YOUR MONEY-Net worth should not be a mystery to millennials
(The author is a Reuters contributor. The opinions expressed are her own.)
By Bobbi Rebell
NEW YORK, April 26 (Reuters) - Ignorance is not bliss when it comes to one big number for millennials: their net worth. The vast majority of millennials (73 percent of those 18 to 34) have no idea what they have versus what they owe, according to a new survey from Harris Poll conducted for online money manager Personal Capital (personalcapital.com).
John Piazza admits he is one of them, although the Chicago-based banking executive says he has a "decent idea" of his net worth (assets such as cash and mutual funds minus liabilities like student and credit card debt). Piazza estimates that about 80 percent of his friends do not have a handle on their total financial picture.
"It's time-consuming to gather all the disparate information together initially, and then it's a laborious process to update it going forward," Piazza says.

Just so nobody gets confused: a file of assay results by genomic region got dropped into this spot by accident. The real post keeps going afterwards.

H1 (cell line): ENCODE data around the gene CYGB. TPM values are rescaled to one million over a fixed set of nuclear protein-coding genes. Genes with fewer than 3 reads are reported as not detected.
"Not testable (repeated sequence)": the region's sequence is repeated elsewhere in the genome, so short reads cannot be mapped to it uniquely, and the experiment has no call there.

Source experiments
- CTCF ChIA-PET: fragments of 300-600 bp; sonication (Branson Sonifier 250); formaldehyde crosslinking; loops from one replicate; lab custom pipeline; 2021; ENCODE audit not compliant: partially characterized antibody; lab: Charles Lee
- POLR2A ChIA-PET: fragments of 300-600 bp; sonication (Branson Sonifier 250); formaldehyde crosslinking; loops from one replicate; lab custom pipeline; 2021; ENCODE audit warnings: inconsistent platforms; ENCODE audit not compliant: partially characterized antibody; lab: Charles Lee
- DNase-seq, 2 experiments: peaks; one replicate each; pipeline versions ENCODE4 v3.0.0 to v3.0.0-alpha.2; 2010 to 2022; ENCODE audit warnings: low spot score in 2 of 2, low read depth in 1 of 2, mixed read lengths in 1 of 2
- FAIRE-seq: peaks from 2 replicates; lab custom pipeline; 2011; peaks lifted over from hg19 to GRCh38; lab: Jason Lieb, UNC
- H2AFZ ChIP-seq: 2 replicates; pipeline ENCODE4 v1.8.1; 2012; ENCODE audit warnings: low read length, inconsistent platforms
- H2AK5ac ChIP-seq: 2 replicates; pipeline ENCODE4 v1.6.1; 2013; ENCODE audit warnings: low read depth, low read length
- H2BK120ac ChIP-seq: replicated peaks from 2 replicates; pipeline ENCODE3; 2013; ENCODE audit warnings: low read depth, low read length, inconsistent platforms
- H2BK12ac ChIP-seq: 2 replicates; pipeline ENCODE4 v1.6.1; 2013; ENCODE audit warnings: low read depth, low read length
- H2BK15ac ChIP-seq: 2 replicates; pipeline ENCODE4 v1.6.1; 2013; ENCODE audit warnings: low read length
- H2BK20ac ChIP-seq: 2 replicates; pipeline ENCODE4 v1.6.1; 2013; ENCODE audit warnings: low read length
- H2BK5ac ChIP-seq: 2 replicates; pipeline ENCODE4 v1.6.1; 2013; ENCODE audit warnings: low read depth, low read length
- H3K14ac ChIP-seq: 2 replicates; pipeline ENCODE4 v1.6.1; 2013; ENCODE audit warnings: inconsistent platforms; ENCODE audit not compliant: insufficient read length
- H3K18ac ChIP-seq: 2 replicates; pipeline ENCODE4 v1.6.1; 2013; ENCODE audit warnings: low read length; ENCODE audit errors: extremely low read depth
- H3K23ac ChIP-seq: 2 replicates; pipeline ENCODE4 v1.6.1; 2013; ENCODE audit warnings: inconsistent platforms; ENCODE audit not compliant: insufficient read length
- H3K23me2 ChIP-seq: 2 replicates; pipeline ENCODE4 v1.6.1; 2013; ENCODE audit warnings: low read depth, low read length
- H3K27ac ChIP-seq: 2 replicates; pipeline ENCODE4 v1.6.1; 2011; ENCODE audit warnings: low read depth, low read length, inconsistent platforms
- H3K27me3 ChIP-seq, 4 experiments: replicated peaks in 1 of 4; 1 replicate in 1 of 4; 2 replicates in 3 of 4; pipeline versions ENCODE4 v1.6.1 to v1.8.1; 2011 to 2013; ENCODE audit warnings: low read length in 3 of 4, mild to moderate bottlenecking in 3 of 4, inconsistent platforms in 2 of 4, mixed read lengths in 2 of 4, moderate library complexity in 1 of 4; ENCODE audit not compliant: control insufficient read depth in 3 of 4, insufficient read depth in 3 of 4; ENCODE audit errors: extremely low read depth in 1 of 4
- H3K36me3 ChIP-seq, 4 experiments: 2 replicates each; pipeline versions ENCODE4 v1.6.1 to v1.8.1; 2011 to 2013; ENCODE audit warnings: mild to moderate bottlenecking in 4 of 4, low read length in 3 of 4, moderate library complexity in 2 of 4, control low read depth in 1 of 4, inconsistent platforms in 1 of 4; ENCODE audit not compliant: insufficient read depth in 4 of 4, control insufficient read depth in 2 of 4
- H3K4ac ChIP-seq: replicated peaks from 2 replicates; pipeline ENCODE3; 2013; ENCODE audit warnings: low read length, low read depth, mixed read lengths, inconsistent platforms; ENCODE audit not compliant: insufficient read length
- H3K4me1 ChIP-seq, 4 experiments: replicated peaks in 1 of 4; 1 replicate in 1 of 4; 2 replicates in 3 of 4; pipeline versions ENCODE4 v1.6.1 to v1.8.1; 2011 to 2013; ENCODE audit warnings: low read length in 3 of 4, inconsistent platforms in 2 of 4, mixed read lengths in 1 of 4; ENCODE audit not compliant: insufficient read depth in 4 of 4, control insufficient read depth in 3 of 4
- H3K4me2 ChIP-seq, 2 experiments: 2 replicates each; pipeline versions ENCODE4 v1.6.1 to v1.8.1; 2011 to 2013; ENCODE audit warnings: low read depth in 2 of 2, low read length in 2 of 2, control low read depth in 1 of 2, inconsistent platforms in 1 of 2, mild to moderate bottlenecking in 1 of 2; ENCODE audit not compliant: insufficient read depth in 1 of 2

While it may be a hassle, not knowing where you stand now makes it much harder to plan for where you need to be later in life, especially for retirement, says Kyle Ryan, a certified financial planner, who is the head of advisory services at Personal Capital.
It is even harder to get a handle on the numbers for those who have an outsized vision of what they might inherit down the road - which might dim their motivation to save now. The Personal Capital survey on retirement readiness found that millennials expect to inherit about a million dollars, on average.
The average inheritance in the United States is just $177,000 according to a 2013 HSBC survey.
Counting on any kind of windfall, regardless of size, is a risky business. It certainly does not merit giving up on saving for retirement - as some 40 percent of millennials respondents did on Personal Capital's survey by saying they had no retirement plan of any kind started yet. Continued...